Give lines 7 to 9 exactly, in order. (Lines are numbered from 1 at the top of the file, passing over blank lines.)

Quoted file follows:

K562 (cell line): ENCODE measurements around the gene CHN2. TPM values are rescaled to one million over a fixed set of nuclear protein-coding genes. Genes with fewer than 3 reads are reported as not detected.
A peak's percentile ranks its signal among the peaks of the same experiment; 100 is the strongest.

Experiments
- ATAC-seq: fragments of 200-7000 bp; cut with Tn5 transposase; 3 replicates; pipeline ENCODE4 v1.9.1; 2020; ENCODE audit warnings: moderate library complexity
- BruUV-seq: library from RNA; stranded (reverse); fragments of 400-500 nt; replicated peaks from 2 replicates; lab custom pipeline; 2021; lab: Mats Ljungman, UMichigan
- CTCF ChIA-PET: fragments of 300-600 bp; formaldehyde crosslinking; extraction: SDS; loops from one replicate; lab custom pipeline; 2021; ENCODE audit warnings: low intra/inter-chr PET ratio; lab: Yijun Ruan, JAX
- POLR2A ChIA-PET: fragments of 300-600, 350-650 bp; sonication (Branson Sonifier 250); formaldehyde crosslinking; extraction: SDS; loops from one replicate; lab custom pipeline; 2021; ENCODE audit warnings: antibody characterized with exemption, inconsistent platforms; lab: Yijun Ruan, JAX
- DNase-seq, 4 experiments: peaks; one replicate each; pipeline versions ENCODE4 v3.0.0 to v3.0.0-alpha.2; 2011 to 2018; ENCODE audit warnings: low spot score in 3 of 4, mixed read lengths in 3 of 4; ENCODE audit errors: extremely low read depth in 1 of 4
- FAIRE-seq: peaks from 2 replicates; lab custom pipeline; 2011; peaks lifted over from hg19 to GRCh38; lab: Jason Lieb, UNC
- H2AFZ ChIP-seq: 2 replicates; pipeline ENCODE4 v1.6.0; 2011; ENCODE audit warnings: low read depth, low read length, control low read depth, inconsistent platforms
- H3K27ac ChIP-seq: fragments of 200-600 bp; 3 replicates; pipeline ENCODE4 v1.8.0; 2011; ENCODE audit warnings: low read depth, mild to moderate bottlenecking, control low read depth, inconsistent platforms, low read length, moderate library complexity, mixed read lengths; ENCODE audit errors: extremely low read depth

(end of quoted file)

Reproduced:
- POLR2A ChIA-PET: fragments of 300-600, 350-650 bp; sonication (Branson Sonifier 250); formaldehyde crosslinking; extraction: SDS; loops from one replicate; lab custom pipeline; 2021; ENCODE audit warnings: antibody characterized with exemption, inconsistent platforms; lab: Yijun Ruan, JAX
- DNase-seq, 4 experiments: peaks; one replicate each; pipeline versions ENCODE4 v3.0.0 to v3.0.0-alpha.2; 2011 to 2018; ENCODE audit warnings: low spot score in 3 of 4, mixed read lengths in 3 of 4; ENCODE audit errors: extremely low read depth in 1 of 4
- FAIRE-seq: peaks from 2 replicates; lab custom pipeline; 2011; peaks lifted over from hg19 to GRCh38; lab: Jason Lieb, UNC